Volume 7, Issue 164 – September 7 – September 20, 2001
By Michael Dahl. Photos by Sophia Hantzes.

You know you’ve come to the right place when the first things you see is Lucy Lawless plastered on a poster inviting you to READ. And directly below the warrior princess is the sexy, badboy mug of Matt Dillon seducing you to pick up a paperback. The two-dimensional celebrities stand as guardians of literacy in the foyer that leads to Quatrefoil Library, one of the nation’s handful of GLBT circulating libraries, and one of the Twin Cities’s greatest queer resources.

Dean Johnson, a Wisconsin native, knows the value of a gay library. “When I was coming out in Madison, there was a queer community center that I visited a lot,” he says. “It helped me in my coming-out process, gave me good information.”

Safe Space

How many of us, when first sensing the queer impulses skateboarding through our hormones, went to the library or the local Barnes & Noble, and stared at the gay and lesbian section? Only stared. Or maybe we took furtive glances at the latest issue of The Advocate while our girlfriends glommed onto Mademoiselle and our buddies picked up Sports Illustrated.

Johnson serves as the volunteer head of Quatrefoil Library’s development committee. He sees the library as a “safe space,” a haven where GLBT people can read about themselves, and their history and culture, apart from prying or judgmental eyes.

“Not everyone has ready access to the Internet,” says Kathy Robbins, volunteer coordinator at Quatrefoil, as well as chair of the operations committee. Not everyone can read or research GLBT issues on a quiet, private computer; hence, the need for physical archives of books, newspapers, videos, magazines, CDs, and tapes. Even the most intrepid net-surfer is limited to material entered (manually) into the worldwide databases.

The earliest gay material will probably remain only in hard-copy form. “We have newspaper issues of The Mattachine Review [for men] and The Ladder [for women] that were published in the ’50s,” says Robbins. (The Mattachine Society was the first serious signpost of gay liberation in the United States.)

Our Books, Ourselves

Quatrefoil Library is named for the 1950 gay novel by James Barr, the first novel to throw a positive light on homosexuals. The library is located in St. Paul, in the renovated Richards Gordon School building, a pleasing Greco-Roman pile just a few blocks from Snelling and Interstate 94.

Down a short flight of steps, once you get past Xena and Matt Dillon, is a quiet, cheerful room packed to the gills with GLBT goodies. A swift browse through the stacks reveals the latest gay and lesbian murder mysteries; how-to sex manuals; feminist poetry; queer romances; and an out-of print book called The Loving Couple by Virginia Rowans, who was also known as Patrick Dennis, the man who created Auntie Mame.

A funky paperback from the psychedelic ’60s bears the unforgettable title The Man From Pansy, a spoof of The Man from U.N.C.L.E., with a hero named Buzz Cardigan, a “limp-wristed spy.” Even the edges of the paper are purple!

Hundreds of videos are available for the film buff. And the rental (only a buck apiece) is good for two weeks.

Recently, a patron of the library, the late Peter Hengel, willed his entire video collection of more than 700 tapes to Quatrefoil. These include what Robbins smilingly, and euphemistically, calls “gay male erotica.” Some are classics from the ’70s, the Golden Age of Porn, currently enjoying a retro-appreciation among younger fans.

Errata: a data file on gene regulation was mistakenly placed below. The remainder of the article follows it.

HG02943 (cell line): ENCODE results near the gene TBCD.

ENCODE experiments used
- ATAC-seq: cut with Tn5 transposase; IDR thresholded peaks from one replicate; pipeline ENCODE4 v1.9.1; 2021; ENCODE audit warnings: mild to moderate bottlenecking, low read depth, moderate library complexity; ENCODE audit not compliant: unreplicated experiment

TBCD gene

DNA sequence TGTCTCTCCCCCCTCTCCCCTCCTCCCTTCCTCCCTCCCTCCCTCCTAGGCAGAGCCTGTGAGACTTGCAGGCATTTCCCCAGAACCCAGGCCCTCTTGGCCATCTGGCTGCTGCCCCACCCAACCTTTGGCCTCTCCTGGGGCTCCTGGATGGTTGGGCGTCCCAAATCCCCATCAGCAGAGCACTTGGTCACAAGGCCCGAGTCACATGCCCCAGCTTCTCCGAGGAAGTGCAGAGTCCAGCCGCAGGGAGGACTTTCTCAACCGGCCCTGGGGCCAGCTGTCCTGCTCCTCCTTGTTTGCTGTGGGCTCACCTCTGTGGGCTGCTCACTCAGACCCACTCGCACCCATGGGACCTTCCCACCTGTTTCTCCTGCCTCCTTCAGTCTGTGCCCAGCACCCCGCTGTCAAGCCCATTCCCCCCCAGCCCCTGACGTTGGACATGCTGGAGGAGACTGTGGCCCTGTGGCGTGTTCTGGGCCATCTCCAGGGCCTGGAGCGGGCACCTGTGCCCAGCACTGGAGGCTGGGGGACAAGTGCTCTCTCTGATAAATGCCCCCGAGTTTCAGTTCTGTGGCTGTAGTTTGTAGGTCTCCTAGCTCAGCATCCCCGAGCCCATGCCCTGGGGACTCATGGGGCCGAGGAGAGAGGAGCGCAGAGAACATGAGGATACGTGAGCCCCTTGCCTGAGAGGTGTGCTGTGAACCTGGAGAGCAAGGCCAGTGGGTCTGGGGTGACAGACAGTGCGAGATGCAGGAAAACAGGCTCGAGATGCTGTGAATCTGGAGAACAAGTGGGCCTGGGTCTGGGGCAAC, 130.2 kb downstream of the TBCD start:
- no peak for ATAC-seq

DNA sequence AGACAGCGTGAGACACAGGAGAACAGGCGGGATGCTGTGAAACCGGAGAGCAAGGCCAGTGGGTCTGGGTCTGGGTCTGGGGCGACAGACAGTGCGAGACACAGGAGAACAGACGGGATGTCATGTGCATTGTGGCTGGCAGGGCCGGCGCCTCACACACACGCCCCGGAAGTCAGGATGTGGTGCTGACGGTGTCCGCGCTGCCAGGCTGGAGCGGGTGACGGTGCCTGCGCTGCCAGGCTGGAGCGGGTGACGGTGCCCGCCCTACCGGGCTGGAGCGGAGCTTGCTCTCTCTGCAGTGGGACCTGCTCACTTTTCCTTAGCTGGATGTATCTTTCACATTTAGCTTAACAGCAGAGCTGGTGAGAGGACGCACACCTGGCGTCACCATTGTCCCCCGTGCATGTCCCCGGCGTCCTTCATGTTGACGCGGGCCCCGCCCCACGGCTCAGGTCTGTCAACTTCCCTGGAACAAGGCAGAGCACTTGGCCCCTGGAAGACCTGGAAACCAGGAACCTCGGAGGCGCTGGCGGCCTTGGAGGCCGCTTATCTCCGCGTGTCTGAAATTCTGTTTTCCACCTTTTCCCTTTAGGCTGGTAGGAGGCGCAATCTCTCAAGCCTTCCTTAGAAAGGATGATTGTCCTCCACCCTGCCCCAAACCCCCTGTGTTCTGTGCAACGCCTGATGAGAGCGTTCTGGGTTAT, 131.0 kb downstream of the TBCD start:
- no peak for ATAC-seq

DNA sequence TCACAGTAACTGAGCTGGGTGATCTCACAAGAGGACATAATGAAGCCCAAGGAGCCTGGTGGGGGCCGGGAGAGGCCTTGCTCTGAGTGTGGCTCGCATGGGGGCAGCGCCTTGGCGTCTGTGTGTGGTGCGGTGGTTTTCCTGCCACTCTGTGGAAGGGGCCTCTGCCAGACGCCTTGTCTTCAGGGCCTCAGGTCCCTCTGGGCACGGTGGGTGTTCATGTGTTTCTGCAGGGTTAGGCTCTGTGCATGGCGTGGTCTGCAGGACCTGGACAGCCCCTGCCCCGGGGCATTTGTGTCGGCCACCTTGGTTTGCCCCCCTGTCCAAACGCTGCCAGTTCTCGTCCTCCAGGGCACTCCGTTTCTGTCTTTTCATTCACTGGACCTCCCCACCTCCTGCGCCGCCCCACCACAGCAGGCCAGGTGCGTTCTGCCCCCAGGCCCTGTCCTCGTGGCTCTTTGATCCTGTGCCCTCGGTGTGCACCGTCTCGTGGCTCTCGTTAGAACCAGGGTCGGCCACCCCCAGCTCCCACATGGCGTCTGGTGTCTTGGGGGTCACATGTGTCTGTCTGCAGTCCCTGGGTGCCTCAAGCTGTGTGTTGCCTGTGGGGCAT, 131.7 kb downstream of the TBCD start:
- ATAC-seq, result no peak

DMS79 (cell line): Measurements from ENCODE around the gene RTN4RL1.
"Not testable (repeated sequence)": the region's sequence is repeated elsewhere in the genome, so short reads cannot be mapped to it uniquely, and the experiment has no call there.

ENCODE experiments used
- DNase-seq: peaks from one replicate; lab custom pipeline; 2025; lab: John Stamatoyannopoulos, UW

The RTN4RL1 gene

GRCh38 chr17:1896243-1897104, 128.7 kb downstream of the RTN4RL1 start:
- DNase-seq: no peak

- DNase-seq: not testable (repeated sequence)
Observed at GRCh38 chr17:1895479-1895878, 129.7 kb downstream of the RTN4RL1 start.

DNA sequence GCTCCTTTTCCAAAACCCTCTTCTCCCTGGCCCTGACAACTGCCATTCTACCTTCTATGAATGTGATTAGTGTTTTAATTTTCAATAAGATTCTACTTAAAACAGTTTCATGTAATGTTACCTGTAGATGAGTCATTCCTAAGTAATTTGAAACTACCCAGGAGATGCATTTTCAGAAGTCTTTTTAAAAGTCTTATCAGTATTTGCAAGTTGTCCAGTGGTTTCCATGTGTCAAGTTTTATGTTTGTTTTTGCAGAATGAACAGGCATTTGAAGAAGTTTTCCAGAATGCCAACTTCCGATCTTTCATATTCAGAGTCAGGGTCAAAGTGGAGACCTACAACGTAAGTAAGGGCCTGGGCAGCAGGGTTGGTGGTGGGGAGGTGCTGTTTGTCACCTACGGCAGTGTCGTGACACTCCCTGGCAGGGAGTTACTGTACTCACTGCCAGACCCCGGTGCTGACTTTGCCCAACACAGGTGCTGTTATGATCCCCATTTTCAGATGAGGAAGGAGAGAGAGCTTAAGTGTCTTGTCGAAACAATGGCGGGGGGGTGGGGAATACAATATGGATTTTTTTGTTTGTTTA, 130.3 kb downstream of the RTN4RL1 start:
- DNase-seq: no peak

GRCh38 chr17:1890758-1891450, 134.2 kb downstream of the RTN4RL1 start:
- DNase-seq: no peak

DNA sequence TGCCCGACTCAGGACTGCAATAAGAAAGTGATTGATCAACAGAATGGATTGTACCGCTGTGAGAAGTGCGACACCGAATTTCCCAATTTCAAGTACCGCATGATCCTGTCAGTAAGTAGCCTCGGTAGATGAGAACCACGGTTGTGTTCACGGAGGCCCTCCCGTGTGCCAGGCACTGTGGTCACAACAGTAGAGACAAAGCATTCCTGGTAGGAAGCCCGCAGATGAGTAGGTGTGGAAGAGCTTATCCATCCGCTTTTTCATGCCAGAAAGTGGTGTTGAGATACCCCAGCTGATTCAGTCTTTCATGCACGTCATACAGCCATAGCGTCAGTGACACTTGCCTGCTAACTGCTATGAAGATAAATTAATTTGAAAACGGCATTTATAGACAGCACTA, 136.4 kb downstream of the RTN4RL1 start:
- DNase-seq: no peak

A Front Runner

“Everyone has their favorite library anecdote,” says Robbins. “One of mine is when a young male college student came in to do research on the assassination of Harvey Milk.” The library has copies of the San Francisco gay newspapers printed the day after Milk was shot. Robbins continues, “[The student] was able to get a complete feel for what the gay community was feeling and thinking at the time.”

Another story involves a phone call from writer Patricia Nell Warren. In 1974, she wrote The Front Runner, which was hailed by the New York Times as “the most moving, monumental love story ever written about gay life.” Several years ago, Warren called Quatrefoil and asked if it had any early Blueboy magazines. One of her earliest short stories had appeared in an issue, and she had lost her copy. The staff of Quatrefoil found the issue and faxed Warren the story.

More than 8,000 volumes are available at Quatrefoil Library. Abby Miller, one of the volunteer desk workers, says she gets “a little disappointed that more people don’t use the library.” She adds, “There are so many good books and magazines and videos. And if people don’t want to check something out, they can always photocopy what they need.”

A brand-new photocopier sits by the door. A library patron, Dallas Drake, who heads up the Minnesota Homicide Project, donated the machine. “He and his colleagues have been going through newspapers for the past year, checking on local unsolved gay and lesbian murders,” Robbins says. Quatrefoil is his best source of information.

Quatrefoil serves a number of needs in the GLBT community. It’s not only a great place to pick up a good read, but also an excellent meeting ground for like-minded spirits.

Are brainy boys or warrior grrls in glasses listed high on your hobbies? Go to the back of the library, find a quiet chair, and sit down with Amazons! from 1979, a collection of sci-fi and fantasy stories all focused on sisters-in-arms.

Or pick up the out-of-print hardcover Chorus of Witches by Paul Buckland, a gay romance from 1959 with a happy ending. No one ends up in jail or commits suicide, and the story has more kissing than a whole season of Will & Grace. Who would have thought that queers living back then could actually have a good time?